What happened on the road to Splendour in the Grass
It was a moment that cut me but I tried so hard not to show it. In 2007 on a fine Saturday morning we walked along Ewingsdale Road to Belongil Fields for Splendour in the Grass.
A car full of mouthy Gen Y guys spluttered past and one of them took a look at my grey hair and shouted: “I bet you’re going to see the Finn brothers.” Old rock and roll fans hate being reminded of their oldness and to be typecast by a bunch of young ones who weren’t even thought of when the Rolling Stones put Let it Bleed on vinyl does make us bleed.
This is especially so when in fact we were not setting out to take in the musical genius of Tim and Neil Finn but hanging out for a dose of the equally young upstart, Ryan Adams.
The irony of the story was that Adams put in a shocker – he was moody, shitty, annoying and stormed off stage after turning his back on the audience and whinging about the sound – while those Finn guys were the stars of the show, rolling out hit after hit and giving it 120 per cent. Those Gen Y guys were on to something.
Adams in back in Australia in a few weeks, touring without a band and boosting his latest – and close to finest – album, Ashes and Fire. Adams has figured large in my musical life since late January, 2002 when I saw him and his then band, the Sweetheart Revolution, play the Metro in Sydney – a three hour from-the-heart songfest that finished at close to 1am and had me awake until past three as I wondered if this was like seeing Springsteen in 1972.
From the moment he cried the first stanza of Someday, Somehow – “I want to tell you something/That I should’ve long ago/I wish that you and I had those kids/Maybe bought us that home” – I was captivated by a songwriter of great talent with that classic American alternative country vocal, finely balanced between tears and joy.
That night he rolled out a swag of the best songs of our generation – Touch, Feel & Lose, To Be Young, My Winding Wheel were just three – and had a genuine kick out the jams band rocking like it was 1958, especially when he added Keith and Mick’s Brown Sugar for good luck. Apart from that bitterly disappointing Belongil Fields appearance, I saw Adams again at the Tivoli in Brisbane where he charged through so many great songs that a friend posed the question the next morning: “Do you think he’s just too good?”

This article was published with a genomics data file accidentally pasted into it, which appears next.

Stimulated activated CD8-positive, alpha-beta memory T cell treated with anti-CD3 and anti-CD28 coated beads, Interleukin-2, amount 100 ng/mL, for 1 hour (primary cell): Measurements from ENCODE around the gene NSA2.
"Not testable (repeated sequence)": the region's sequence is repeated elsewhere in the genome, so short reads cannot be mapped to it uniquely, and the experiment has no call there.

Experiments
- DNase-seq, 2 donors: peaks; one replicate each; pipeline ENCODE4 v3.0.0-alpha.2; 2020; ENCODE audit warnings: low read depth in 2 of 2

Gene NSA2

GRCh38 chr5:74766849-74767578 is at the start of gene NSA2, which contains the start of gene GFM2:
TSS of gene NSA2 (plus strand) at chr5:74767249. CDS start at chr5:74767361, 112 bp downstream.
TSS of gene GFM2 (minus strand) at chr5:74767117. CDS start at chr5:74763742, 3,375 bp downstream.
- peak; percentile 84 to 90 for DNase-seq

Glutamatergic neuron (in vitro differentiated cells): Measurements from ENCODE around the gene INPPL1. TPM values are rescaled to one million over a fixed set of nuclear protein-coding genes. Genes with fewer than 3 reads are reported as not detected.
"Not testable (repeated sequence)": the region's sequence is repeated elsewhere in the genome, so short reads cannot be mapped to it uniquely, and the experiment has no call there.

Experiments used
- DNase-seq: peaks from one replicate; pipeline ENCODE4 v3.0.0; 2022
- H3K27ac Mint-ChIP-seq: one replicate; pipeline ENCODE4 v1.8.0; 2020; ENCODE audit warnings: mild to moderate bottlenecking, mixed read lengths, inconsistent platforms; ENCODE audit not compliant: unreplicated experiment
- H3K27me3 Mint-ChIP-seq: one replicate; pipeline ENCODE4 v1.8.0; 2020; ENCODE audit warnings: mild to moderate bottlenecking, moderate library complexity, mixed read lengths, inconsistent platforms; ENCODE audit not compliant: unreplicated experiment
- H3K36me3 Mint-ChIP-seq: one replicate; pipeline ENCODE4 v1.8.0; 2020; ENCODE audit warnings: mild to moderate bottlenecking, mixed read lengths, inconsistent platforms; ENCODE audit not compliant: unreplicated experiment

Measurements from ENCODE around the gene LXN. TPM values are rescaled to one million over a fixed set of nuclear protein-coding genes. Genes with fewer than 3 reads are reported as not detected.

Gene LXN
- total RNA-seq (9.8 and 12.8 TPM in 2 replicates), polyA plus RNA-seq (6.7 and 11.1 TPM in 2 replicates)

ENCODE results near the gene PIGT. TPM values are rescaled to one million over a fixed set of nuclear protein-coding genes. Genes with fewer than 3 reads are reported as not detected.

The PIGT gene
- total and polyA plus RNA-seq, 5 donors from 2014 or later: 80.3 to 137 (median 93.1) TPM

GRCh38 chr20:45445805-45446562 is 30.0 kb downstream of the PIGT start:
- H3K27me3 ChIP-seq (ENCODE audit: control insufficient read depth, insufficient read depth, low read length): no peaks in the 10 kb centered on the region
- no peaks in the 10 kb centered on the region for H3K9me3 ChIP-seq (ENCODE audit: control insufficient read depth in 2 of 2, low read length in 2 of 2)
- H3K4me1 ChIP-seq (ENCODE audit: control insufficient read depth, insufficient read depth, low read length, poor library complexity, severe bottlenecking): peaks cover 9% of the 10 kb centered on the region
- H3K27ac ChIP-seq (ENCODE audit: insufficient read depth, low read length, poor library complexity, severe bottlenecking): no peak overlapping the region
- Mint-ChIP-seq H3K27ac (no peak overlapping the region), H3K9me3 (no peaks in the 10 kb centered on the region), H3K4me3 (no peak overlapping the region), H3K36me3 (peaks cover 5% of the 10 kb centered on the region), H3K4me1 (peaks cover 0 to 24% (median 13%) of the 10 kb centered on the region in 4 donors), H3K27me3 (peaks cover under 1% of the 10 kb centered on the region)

This time he’s playing fancy theatres solo but the tour holds great promise because of the strength of Ashes and Fire. He is probably everything people say about him – he’s self absorbed, arrogant and petulant – and he still treats people like dirt (just Google Ryan Adams and Neil Finn and London BBC and see what I mean) but you can’t go past his song writing powers. After a brief “I’m going to do something else” respite from music (during which he managed a heavy metal album, a couple of novellas and a double CD set!), Adams returned to his very best with his 13th studio album, produced by the legendary Glyn Johns – the Beatles, Stones et al knob twiddler who about to inducted into Cleveland’s Rock and Roll Hall of Fame.
Using the less is more guitar technique first seen on Heartbreaker and reprised on Jacksonville City Lights, there’s magic in these slight songs. Hardly any are fully formed, resting on a collection of observations that soar without letting us in on all the secrets they hold. The band, the trusty Cardinals, is made even richer with the addition of Tom Petty’s keys man, the ivory genius Benmont Trench. Every song is top drawer stuff but at conveniently punctuated intervals he nails something so beautifully you want to weep joy. Do I Wait, Rocks, Save Me and the title track are standouts for this fan.
The standout of the standouts is a tribute to the Cardinals late bassist, the habit hobbled and crushed Chris Feinstein. “Waiting outside while you find your keys/Like bags of trash in the blackening snow/City of neon and toes that freeze/We got nothing and nowhere to go/We got nothing and nowhere,” he sings. With an album like this under his arm, you just have to believe his tour will be more Metro, 2002 than Belongil, 2007.
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